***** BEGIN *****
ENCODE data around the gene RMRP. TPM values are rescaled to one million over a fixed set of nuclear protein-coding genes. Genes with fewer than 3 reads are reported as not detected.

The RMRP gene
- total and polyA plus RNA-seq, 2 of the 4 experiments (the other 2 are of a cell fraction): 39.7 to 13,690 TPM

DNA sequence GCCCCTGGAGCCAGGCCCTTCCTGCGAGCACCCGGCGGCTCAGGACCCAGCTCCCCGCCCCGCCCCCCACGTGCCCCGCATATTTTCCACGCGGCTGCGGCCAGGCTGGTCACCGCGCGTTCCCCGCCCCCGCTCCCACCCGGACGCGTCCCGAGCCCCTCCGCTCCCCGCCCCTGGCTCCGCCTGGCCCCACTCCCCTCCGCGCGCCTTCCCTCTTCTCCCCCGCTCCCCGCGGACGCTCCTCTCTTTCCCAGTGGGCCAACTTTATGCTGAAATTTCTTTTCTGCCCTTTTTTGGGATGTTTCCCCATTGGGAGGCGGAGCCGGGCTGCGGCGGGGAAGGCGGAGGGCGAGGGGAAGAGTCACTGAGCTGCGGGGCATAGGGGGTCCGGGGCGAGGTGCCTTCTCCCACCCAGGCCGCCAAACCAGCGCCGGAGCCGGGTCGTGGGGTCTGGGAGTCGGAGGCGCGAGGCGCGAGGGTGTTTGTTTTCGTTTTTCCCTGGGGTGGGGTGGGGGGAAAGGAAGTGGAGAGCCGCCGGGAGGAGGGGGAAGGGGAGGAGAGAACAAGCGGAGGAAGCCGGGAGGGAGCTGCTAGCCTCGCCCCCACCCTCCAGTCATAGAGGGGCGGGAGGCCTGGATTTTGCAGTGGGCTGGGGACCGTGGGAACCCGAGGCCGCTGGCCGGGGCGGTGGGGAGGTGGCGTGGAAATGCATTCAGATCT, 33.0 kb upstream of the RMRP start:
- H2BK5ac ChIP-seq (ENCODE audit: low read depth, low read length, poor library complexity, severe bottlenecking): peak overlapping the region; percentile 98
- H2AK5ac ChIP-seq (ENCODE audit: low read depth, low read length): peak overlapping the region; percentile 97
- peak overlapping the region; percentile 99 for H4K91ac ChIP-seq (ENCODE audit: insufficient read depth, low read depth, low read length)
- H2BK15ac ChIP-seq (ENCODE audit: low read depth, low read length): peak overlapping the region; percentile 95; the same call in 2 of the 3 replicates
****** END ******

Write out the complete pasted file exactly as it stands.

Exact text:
ENCODE data around the gene RMRP. TPM values are rescaled to one million over a fixed set of nuclear protein-coding genes. Genes with fewer than 3 reads are reported as not detected.

The RMRP gene
- total and polyA plus RNA-seq, 2 of the 4 experiments (the other 2 are of a cell fraction): 39.7 to 13,690 TPM

DNA sequence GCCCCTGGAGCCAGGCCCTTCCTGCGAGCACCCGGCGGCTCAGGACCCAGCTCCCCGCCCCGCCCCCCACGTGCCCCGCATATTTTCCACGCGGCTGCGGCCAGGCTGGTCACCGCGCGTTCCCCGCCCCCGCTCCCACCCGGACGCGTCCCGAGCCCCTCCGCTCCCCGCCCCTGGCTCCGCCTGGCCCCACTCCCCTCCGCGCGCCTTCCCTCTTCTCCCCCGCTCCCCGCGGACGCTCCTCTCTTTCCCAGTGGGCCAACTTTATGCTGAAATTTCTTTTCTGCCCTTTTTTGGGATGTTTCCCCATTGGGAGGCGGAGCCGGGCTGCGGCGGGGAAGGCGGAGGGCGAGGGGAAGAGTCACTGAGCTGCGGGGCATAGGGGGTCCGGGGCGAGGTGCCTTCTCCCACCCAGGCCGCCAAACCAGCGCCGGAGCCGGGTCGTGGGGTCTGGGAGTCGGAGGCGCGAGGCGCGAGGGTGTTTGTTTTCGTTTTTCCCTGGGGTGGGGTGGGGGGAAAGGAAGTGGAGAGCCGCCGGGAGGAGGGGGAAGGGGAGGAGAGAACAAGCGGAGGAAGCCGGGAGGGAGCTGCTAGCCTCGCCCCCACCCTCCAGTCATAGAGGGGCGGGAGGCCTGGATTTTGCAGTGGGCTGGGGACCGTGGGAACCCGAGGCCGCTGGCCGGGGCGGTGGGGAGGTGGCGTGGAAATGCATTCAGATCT, 33.0 kb upstream of the RMRP start:
- H2BK5ac ChIP-seq (ENCODE audit: low read depth, low read length, poor library complexity, severe bottlenecking): peak overlapping the region; percentile 98
- H2AK5ac ChIP-seq (ENCODE audit: low read depth, low read length): peak overlapping the region; percentile 97
- peak overlapping the region; percentile 99 for H4K91ac ChIP-seq (ENCODE audit: insufficient read depth, low read depth, low read length)
- H2BK15ac ChIP-seq (ENCODE audit: low read depth, low read length): peak overlapping the region; percentile 95; the same call in 2 of the 3 replicates